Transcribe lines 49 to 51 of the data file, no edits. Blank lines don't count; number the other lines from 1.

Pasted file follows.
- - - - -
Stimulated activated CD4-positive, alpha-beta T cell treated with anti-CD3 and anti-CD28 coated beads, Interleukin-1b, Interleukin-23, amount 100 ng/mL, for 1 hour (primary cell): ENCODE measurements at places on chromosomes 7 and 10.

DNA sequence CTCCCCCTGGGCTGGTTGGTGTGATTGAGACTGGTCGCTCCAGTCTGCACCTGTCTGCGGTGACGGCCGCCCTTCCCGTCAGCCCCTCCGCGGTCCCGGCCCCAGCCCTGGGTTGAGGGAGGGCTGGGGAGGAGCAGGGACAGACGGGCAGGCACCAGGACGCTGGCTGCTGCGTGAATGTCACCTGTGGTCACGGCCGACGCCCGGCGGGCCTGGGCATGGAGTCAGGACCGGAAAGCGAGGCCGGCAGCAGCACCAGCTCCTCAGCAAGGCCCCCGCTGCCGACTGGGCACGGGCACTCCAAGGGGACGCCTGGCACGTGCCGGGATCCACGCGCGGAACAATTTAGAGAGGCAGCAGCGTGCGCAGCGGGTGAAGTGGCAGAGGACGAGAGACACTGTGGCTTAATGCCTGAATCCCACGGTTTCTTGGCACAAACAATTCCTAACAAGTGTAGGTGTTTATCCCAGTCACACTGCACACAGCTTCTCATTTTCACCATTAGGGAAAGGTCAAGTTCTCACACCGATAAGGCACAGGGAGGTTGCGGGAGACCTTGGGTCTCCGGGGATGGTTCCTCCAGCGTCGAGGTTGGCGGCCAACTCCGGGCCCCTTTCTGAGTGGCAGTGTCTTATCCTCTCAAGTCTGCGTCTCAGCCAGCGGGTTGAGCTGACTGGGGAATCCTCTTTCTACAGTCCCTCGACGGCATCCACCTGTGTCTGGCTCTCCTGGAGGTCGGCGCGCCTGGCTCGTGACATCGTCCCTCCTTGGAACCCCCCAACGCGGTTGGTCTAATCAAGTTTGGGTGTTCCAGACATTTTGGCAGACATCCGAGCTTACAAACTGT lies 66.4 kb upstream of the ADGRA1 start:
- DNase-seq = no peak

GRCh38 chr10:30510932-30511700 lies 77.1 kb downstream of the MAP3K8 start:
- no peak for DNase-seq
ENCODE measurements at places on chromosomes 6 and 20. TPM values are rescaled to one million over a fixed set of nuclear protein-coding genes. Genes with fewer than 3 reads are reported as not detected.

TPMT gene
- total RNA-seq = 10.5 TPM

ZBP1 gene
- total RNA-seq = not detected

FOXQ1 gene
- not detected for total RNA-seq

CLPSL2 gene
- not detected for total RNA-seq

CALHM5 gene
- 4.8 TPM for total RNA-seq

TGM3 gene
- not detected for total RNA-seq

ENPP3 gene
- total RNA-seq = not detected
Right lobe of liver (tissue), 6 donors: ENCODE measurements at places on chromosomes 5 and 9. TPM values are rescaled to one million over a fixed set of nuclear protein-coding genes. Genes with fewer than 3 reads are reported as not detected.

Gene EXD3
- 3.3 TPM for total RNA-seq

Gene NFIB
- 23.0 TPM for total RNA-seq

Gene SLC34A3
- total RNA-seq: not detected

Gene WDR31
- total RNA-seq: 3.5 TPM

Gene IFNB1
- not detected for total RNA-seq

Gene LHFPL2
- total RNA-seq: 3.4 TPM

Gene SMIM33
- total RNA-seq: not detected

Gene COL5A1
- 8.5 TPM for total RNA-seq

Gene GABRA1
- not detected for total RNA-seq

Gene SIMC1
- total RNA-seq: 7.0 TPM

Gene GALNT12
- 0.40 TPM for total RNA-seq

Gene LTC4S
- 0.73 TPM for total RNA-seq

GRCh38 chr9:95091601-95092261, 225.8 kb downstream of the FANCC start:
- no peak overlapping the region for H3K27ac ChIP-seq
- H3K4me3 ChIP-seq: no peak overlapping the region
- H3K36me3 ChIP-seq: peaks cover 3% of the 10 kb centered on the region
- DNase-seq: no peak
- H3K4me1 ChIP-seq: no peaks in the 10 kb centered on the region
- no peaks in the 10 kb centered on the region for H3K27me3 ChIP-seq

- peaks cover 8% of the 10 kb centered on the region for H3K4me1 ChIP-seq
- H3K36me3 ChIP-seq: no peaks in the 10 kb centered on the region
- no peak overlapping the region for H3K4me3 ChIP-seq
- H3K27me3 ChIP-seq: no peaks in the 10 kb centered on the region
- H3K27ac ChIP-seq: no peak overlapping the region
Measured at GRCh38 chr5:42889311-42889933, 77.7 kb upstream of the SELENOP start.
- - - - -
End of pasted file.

- H3K36me3 ChIP-seq: peaks cover 3% of the 10 kb centered on the region
- DNase-seq: no peak
- H3K4me1 ChIP-seq: no peaks in the 10 kb centered on the region